Rare earths are seventeen elements of the period table that include the family of lanthanides, plus scandium and yttrium. REE include terbium, neodymium, dysprosium, erbium, ytterbium, gadolinium, or promethium, to only cite a few. Importantly, REE are not as rare as they sound. Indeed, they can be found in low concentration throughout the Earth’s crust. The real challenge, however, is to find geographical locations where they are in sufficient concentration to make it economically profitable to mine them. This is what makes them rare.


The technological applications of rare earths elements

In her newly published book China and the Geopolitics of Rare Earths, Sophia Kalantzakos explains that REE have two main applications. On the one hand, they can be considered as enablers in engineered products or other materials (e.g. TV screens or computer monitors). On the other hand, they are also used as “components in engineered products to enhance functionality and end-product applications”. With regards to green technologies, they are indispensable elements of electric vehicles’ batteries, magnets for wind turbines and electric vehicles, energy-efficient lighting, and solar cells.

(All the elements in the table above are rare-earths except Cobalt, Manganese, and Nickel)

In a word, REE are extremely important for nowadays green technologies. For example, the magnets made out of them are “forty times stronger than ordinary magnets and can hold more than a thousand times their own weight”, they efficiently convert electric energy to motion in motors, and they enable the miniaturization of electronics.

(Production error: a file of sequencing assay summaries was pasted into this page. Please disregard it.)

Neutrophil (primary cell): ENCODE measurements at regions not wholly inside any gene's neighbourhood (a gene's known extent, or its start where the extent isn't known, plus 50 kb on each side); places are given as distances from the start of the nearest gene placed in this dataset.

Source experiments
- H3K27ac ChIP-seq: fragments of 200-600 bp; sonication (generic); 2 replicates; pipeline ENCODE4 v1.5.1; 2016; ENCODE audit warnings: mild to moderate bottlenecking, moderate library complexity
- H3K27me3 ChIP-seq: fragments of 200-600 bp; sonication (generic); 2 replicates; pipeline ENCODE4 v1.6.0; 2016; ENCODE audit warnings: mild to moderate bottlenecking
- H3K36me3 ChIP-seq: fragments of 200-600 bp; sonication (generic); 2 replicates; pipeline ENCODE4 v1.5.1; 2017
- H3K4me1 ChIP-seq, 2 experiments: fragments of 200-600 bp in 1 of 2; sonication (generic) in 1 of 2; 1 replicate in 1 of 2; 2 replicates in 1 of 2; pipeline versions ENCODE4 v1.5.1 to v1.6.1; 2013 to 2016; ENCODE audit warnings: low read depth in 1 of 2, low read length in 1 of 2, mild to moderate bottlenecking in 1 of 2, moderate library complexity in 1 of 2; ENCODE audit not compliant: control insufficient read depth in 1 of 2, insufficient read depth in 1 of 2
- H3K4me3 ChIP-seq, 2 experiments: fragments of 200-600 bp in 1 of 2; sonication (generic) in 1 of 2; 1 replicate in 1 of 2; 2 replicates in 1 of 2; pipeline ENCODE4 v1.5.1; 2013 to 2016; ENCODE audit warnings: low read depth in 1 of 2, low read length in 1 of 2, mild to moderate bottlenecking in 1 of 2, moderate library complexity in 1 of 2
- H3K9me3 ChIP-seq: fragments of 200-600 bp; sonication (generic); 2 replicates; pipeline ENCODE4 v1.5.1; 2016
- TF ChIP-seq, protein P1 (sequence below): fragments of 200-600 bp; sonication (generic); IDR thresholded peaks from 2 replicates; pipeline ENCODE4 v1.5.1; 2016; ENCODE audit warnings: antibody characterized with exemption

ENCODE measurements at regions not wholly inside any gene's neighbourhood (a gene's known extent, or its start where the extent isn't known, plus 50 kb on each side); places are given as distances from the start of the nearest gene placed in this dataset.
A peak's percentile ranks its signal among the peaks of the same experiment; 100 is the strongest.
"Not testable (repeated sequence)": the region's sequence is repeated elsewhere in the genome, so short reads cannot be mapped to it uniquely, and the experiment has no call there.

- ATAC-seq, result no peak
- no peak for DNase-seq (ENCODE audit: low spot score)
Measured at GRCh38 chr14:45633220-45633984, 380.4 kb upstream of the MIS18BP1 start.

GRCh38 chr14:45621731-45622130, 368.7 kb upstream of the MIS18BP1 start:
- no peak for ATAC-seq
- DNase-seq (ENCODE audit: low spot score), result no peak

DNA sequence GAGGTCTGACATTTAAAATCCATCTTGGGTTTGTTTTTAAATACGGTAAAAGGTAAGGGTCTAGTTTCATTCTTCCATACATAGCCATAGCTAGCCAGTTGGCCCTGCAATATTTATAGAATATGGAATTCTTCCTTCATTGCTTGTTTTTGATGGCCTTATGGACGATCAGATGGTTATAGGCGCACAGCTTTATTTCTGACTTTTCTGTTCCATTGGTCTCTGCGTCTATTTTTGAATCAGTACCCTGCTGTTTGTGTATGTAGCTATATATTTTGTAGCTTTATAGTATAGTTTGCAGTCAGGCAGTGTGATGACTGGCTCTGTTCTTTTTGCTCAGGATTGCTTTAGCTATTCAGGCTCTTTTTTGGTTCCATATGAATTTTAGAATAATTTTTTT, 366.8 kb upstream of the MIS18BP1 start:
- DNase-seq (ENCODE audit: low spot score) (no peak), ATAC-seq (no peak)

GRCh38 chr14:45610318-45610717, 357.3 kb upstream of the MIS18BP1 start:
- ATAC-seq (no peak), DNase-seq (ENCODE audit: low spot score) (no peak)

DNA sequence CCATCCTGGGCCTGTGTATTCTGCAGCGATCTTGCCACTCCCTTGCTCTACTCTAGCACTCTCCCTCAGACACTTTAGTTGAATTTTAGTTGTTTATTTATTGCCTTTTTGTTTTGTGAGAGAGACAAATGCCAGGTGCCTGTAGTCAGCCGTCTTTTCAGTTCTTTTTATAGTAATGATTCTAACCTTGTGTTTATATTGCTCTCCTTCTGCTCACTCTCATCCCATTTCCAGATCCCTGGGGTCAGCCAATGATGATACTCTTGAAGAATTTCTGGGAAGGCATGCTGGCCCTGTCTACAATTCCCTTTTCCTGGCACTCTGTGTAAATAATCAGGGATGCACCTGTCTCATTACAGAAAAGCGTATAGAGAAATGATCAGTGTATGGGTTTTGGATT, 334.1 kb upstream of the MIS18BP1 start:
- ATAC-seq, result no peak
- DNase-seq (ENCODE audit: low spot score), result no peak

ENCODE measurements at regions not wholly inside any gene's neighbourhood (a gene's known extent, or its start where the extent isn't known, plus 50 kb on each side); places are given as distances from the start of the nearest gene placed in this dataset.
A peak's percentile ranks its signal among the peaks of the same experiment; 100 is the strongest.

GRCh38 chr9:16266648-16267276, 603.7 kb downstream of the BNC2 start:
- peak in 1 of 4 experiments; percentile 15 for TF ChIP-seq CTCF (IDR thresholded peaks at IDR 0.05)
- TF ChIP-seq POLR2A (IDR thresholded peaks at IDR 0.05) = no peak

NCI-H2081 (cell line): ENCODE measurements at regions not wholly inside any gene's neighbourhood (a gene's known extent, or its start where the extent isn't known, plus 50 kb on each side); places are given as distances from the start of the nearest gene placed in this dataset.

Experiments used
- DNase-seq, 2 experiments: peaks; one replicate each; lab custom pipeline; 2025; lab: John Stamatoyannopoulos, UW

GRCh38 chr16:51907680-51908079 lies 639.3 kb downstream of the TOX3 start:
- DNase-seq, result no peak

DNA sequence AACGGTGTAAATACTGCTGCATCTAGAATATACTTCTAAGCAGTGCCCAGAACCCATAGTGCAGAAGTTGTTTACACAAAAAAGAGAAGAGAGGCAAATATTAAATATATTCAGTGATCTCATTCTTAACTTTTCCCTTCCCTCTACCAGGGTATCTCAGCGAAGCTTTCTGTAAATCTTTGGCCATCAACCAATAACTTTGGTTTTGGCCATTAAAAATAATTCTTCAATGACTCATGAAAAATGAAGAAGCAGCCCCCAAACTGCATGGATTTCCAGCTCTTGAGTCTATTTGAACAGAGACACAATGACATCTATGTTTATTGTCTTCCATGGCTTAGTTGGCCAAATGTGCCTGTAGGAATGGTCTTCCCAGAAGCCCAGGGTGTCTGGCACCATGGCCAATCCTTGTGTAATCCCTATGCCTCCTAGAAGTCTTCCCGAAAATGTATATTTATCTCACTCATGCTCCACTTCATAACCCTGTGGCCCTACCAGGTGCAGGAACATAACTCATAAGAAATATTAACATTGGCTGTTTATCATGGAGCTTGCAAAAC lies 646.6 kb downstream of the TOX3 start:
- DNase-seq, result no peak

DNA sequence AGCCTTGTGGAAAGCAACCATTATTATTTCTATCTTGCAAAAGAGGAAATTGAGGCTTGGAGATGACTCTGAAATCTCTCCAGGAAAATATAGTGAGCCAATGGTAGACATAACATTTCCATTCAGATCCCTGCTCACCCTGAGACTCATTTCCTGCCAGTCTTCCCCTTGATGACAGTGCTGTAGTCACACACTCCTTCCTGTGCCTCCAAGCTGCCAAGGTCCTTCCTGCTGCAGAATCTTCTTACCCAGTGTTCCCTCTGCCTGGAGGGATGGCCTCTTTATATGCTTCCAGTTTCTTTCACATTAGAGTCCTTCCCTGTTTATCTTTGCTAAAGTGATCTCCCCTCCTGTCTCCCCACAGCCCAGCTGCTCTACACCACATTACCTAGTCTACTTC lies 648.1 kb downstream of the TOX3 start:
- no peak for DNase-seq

How did China come to dominate the REE industry ?

“To understand how China came to dominate REE supply chains globally, a knowledge of the Middle Kingdom’s deft use of economic statecraft for political purposes since the 1990s is critical”. Economic statecraft is defined as the use of economic means in the pursuit of foreign policy goals. As Baldwin noted in Economic Statecraft (1958), “the essence of foreign policy is its purposive behavior,” actions must be taken to achieve determined objectives. To do so, instruments of economic statecraft include embargoes, dumping, quotas, or license denial.

Controlling the extraction of REE

Until the late 1980s, the United States (US) was the main extractor of REE with the mine of Mountain Pass in California, exploited by Molycorp. Molycorp was an American private corporation which provided electronic needs for the US economy during the Cold War. This dominance began to fade away during the early 1990s with the growing environmental restrictions and fines imposed on Molycorp due to the ecological impact of mining and processing REE.